Few places can be compared to Venice. But Venice, as a lived-in city, is dying. A population which peaked at 164,000 in 1931 is now hovering at around 60,000. About 20 million tourists pour in each year and now most days there are now more tourists than locals in Venice. The number of locals has dropped. By the time the bed-and-breakfasts arrived in Venice, thousands of locals had already packed up and left. This exodus became marked in the 1970s and 1980s, when Venetians, exasperated by the aftermath of the floods of 1966, fled towards the promise of a house on the mainland with a garden and a car in the garage.
Jobs, too have migrated to the mainland. The city was sold off cheap to the hoteliers, water taxi operators and shopkeepers, who got the chance to make money, and now Venice has to reap the consequences of mass tourism. I always feel as though I’m stepping into a piece of art when I visit Venice.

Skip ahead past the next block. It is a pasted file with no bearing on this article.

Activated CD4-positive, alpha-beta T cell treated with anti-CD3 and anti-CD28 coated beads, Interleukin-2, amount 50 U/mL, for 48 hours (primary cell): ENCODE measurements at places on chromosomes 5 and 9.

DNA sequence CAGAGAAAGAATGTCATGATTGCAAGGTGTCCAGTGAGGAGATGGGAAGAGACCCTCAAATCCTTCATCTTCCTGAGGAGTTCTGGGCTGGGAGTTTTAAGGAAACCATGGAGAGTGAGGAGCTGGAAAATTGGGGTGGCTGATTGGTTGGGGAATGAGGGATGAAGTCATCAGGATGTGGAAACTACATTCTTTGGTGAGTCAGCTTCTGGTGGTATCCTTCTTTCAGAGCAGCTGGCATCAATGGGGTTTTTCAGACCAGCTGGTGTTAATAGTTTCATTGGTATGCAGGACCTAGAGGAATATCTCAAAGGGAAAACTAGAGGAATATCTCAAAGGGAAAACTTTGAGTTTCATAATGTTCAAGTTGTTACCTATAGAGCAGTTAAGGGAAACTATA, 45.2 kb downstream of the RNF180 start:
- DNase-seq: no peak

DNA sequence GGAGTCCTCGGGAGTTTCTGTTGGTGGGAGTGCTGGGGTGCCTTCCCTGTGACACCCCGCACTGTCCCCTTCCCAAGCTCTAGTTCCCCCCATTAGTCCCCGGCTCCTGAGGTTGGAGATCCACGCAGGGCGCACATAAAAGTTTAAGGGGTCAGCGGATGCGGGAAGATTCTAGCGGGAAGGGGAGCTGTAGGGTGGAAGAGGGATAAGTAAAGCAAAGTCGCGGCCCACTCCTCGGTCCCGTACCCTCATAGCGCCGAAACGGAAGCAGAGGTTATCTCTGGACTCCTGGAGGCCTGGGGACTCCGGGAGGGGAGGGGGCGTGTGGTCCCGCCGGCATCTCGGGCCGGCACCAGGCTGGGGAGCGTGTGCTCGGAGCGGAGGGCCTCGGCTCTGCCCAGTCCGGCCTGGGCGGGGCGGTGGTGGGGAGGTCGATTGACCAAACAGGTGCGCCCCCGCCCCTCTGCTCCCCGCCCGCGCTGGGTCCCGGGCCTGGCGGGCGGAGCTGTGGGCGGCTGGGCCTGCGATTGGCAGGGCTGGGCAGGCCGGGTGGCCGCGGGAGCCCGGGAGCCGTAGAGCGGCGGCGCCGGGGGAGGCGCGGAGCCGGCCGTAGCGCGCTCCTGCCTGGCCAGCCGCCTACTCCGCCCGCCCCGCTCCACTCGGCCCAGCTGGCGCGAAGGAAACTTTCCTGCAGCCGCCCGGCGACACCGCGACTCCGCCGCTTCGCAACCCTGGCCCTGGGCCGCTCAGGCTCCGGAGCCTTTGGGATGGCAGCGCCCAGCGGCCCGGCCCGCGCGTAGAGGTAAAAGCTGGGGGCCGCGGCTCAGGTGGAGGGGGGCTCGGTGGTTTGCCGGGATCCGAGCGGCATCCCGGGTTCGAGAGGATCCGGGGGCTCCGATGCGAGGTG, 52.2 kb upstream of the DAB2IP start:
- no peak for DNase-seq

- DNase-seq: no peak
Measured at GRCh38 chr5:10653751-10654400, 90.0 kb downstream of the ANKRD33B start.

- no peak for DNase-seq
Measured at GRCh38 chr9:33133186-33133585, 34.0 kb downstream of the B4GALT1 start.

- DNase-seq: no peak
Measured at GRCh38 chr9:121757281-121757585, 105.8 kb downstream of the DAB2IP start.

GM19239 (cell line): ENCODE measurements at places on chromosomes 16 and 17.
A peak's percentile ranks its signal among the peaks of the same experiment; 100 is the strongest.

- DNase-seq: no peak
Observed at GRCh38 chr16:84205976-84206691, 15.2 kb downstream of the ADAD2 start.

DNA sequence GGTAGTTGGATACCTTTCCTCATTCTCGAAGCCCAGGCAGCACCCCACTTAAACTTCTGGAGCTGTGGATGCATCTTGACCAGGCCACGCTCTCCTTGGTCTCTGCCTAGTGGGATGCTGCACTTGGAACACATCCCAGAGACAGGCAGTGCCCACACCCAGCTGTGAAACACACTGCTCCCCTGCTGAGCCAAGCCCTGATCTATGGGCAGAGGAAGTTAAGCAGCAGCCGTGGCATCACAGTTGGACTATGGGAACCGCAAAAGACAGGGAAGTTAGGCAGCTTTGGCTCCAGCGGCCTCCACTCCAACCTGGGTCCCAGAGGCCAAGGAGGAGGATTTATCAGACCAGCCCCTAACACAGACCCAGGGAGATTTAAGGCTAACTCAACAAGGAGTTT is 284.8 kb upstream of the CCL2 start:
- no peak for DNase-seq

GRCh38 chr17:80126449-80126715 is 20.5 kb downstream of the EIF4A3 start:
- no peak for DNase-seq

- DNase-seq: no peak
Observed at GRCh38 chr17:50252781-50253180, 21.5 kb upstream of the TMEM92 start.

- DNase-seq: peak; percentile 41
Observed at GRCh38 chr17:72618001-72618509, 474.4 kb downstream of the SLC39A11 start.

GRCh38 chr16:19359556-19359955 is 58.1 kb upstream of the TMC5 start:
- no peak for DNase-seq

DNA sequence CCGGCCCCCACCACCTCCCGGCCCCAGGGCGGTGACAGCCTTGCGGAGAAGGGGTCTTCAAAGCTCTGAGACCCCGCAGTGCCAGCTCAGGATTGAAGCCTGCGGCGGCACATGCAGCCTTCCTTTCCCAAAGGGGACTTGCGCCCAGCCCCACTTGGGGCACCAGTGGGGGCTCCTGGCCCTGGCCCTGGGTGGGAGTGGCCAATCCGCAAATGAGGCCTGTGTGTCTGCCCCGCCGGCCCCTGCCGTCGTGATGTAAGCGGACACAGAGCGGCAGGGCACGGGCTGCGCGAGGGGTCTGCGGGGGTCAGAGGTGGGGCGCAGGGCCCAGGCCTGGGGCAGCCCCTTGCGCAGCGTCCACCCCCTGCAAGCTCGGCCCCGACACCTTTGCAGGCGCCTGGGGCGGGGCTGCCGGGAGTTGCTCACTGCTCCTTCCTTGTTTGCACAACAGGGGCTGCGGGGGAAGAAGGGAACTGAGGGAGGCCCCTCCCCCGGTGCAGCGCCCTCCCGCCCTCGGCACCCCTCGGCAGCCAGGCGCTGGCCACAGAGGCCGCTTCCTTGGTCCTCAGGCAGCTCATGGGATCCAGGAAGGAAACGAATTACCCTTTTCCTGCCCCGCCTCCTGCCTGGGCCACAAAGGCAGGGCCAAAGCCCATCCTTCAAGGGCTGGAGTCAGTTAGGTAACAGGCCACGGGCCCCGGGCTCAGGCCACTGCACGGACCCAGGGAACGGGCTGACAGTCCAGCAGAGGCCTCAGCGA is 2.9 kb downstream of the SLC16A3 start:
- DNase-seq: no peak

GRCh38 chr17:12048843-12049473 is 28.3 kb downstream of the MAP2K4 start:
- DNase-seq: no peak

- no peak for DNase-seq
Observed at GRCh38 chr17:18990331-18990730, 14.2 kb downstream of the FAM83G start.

Most of the buildings date back to the 13th and 18th centuries. Venice’s little alleyways create its unique charm. It’s a city labyrinth made of islands, canals, pedestrian alleys and bridges. My aim in this series of etches is to capture the Venice I have loved and enjoyed over many years, before it disappears for ever.
Below is a series of dry points etches looking down one of the canals. In the distance you can see a gondola moored. The narrowness of the buildings creates great perspective and adds a real charm to the ancient city. The absence of cars helps to create a romantic sphere.